Warming impairs trophic transfer efficiency in a long-term field experiment

Diego R. Barneche, Chris J. Hulatt, Matteo Dossena, Daniel Padfield, Guy Woodward, Mark Trimmer, Gabriel Yvon-Durocher

Research output: Contribution to journalArticlepeer-review

62 Citations (Scopus)


In natural ecosystems, the efficiency of energy transfer from resources to consumers determines the biomass structure of food webs. As a general rule, about 10% of the energy produced in one trophic level makes it up to the next1–3. Recent theory suggests this energy transfer could be further constrained if rising temperatures increase metabolic growth costs4, although experimental confirmation in whole ecosystems is lacking. We quantified nitrogen transfer efficiency (a proxy for overall energy transfer) in freshwater plankton in artificial ponds exposed to 7 years of experimental warming. We provide the first direct experimental evidence that, relative to ambient conditions, 4 °C of warming can decrease trophic transfer efficiency by up to 56%. In addition, both phytoplankton and zooplankton biomass were lower in the warmed ponds, indicating major shifts in energy uptake, transformation and transfer5,6. These new findings reconcile observed warming-driven changes in individual-level growth costs and carbon-use efficiency across diverse taxa4,7–10 with increases in the ratio of total respiration to gross primary production at the ecosystem level11–13. Our results imply that an increasing proportion of the carbon fixed by photosynthesis will be lost to the atmosphere as the planet warms, impairing energy flux through food chains, with negative implications for larger consumers and the functioning of entire ecosystems.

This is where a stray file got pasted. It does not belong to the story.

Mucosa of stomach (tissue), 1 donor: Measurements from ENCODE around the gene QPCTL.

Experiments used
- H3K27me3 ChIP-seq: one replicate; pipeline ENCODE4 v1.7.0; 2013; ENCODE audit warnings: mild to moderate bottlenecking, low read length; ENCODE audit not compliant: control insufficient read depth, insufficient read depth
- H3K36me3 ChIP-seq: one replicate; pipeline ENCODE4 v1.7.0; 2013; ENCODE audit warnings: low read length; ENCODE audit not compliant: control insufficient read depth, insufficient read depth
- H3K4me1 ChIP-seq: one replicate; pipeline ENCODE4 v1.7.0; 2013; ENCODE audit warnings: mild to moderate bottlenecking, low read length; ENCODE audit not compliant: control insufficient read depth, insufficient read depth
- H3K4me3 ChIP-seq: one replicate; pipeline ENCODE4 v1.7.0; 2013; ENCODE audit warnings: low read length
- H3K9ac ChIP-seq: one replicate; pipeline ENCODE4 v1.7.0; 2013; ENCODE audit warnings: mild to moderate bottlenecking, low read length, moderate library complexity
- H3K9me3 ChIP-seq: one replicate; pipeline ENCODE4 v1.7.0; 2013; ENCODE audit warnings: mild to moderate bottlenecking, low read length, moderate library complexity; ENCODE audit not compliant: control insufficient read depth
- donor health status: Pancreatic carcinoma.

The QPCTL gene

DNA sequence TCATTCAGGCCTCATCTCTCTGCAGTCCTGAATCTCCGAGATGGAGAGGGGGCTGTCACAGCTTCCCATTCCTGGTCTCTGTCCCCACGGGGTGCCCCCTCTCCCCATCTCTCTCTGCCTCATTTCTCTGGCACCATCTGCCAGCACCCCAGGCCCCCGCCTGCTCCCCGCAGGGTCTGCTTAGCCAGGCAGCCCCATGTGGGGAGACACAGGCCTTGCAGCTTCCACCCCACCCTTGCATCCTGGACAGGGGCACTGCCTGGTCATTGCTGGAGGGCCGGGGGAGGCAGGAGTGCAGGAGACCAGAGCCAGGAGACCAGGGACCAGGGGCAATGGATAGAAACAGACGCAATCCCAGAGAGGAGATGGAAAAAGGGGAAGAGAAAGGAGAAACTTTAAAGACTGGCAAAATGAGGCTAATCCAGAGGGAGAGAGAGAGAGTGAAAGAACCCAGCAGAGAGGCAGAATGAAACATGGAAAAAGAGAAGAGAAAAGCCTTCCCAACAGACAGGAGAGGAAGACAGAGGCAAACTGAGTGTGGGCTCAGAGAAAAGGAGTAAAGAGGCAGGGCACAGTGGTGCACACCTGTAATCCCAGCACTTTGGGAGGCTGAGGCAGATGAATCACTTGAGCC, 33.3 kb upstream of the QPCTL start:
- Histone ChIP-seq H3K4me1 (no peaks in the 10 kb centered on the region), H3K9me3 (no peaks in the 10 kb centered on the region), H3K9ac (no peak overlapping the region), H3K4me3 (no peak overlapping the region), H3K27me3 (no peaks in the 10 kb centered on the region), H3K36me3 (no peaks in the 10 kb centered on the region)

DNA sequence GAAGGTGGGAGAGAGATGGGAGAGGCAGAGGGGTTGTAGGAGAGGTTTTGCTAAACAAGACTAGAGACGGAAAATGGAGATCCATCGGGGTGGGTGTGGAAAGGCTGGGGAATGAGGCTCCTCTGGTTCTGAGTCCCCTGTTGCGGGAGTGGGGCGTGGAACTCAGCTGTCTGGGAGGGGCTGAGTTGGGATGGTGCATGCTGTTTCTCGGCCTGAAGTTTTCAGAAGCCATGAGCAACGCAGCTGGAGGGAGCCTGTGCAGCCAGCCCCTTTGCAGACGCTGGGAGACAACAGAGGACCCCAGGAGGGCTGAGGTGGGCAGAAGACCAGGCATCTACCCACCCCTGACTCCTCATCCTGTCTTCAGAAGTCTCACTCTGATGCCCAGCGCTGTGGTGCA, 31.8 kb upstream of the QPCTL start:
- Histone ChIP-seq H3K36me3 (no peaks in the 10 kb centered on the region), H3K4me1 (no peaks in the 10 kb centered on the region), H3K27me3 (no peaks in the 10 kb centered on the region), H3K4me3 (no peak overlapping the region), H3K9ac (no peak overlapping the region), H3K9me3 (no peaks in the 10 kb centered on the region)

Original languageEnglish
Pages (from-to)76-79
Number of pages4
Issue number7852
Early online date1 Mar 2021
Publication statusPublished - 1 Apr 2021


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